In 1943, at the first meeting of the Board of Trustees of Southwestern Medical College, The Ho Din Award was instituted to signify the ideals and aspirations on which the school would be built. It continues to be the highest honor bestowed on a UT Southwestern medical student today.
Pictured: 2007 Ho Din Award winner Brad Cutrell, M.D. (left), and 2022 Ho Din Award winner Cayenne Price, M.D.2022 Ho Din Award Winner
“Much of medicine is focused on treating the individual patient in front of us and taking care of people who have illness or disease,” said Dr. Cutrell. “Public health is the perfect complement to focusing on the community’s needs and focusing on disease prevention. That’s why I’m so excited that UT Southwestern is going to be adding the Peter O’Donnell Jr. School of Public Health to round out the medical education and what we can provide both for our students and our trainees here, but also for the community.”
Dr. Cutrell recognizes the importance of shaping the next generation of health care leaders through thoughtful training and preparation. From his perspective, the O’Donnell School of Public Health represents the next phase of making our region a global leader in health care.
UT Southwestern’s O’Donnell School of Public Health expects to welcome its first class of Master of Public Health students in the fall of 2023, followed by the first cohort of Ph.D. students in the fall of 2024. The school will partner with multiple community organizations across Dallas-Fort Worth, including regional health systems and universities, Parkland Health & Hospital System, Children’s Health, and UT Dallas.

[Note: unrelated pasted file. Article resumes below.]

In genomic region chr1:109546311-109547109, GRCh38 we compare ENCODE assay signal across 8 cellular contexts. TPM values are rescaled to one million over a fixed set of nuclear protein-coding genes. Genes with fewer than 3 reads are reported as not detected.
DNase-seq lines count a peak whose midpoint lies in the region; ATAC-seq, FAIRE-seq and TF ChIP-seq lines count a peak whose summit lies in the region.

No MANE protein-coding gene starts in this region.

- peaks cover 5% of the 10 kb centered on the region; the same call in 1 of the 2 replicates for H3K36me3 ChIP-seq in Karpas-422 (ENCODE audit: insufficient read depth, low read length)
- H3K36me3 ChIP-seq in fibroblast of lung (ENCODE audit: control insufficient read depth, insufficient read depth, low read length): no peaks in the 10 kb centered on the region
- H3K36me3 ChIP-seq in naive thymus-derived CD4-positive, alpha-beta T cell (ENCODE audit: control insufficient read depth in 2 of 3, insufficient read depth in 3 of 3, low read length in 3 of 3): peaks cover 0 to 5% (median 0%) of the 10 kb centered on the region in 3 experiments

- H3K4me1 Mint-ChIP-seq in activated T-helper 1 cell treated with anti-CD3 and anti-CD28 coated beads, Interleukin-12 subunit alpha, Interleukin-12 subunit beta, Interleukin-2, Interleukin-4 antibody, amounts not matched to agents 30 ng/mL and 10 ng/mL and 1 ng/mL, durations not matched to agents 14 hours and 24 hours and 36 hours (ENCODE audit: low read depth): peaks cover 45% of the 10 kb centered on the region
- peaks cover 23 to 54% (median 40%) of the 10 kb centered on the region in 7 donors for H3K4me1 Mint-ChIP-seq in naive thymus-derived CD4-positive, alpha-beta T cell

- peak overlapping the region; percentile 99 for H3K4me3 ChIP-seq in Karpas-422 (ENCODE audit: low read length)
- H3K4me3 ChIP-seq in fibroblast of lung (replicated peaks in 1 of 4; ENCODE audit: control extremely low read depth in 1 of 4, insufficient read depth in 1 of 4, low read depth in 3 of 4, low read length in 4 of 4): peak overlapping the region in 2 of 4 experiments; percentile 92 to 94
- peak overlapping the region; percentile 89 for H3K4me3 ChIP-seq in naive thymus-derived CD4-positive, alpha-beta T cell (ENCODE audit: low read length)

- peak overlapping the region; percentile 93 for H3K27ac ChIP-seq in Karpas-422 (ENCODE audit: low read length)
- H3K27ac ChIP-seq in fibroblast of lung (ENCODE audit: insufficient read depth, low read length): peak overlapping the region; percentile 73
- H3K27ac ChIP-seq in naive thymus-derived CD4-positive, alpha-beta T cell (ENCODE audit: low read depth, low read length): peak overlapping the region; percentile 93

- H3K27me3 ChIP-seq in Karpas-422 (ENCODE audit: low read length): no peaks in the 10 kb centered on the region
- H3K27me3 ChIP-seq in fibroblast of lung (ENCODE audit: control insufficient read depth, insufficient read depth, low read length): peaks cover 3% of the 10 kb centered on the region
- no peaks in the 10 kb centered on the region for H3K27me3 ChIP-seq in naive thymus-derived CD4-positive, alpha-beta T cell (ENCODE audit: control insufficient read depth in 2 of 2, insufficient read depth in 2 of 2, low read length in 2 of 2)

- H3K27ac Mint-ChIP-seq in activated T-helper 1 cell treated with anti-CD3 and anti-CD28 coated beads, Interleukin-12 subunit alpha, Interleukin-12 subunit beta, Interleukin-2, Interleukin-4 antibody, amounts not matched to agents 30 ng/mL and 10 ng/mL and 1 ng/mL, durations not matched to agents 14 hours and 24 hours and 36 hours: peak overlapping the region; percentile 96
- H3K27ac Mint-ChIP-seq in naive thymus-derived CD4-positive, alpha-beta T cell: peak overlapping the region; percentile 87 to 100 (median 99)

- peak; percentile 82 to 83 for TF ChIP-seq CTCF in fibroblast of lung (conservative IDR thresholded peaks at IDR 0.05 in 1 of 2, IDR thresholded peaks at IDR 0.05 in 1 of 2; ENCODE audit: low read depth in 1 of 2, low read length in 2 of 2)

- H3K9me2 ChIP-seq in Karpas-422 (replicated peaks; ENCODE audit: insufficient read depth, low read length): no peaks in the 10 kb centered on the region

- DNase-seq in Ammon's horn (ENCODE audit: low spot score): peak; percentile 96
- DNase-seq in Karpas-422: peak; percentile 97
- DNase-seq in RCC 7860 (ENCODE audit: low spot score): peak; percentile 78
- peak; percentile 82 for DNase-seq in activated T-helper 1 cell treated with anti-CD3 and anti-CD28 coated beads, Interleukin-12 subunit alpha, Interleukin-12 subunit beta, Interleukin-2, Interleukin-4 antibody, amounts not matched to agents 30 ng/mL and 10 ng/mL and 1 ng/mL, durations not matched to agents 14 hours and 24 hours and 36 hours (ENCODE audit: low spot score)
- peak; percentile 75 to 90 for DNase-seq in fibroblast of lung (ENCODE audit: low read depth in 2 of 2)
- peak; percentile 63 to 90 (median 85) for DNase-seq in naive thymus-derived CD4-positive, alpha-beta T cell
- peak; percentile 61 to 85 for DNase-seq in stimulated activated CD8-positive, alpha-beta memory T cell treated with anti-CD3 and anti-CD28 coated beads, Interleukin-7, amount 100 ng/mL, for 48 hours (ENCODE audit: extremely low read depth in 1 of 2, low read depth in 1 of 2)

“The thing about public health is, when it’s doing its job best, you don’t notice it,” said Dr. Hoffman. “Public health departments are essential to the well-being of a community—they provide immunizations, preventive health services, and information to leaders. They protect our food, water, and air, and stop outbreaks of disease. Educating future public health workers is a worthy cause.”
With the new O’Donnell School of Public Health, UTSW will develop professionals to expand research-intensive public health initiatives, which will be crucial to implementing programs on a large scale across systems, ultimately benefitting the citizens of Dallas, the United States, and the world in addressing health needs we face both now and in the future.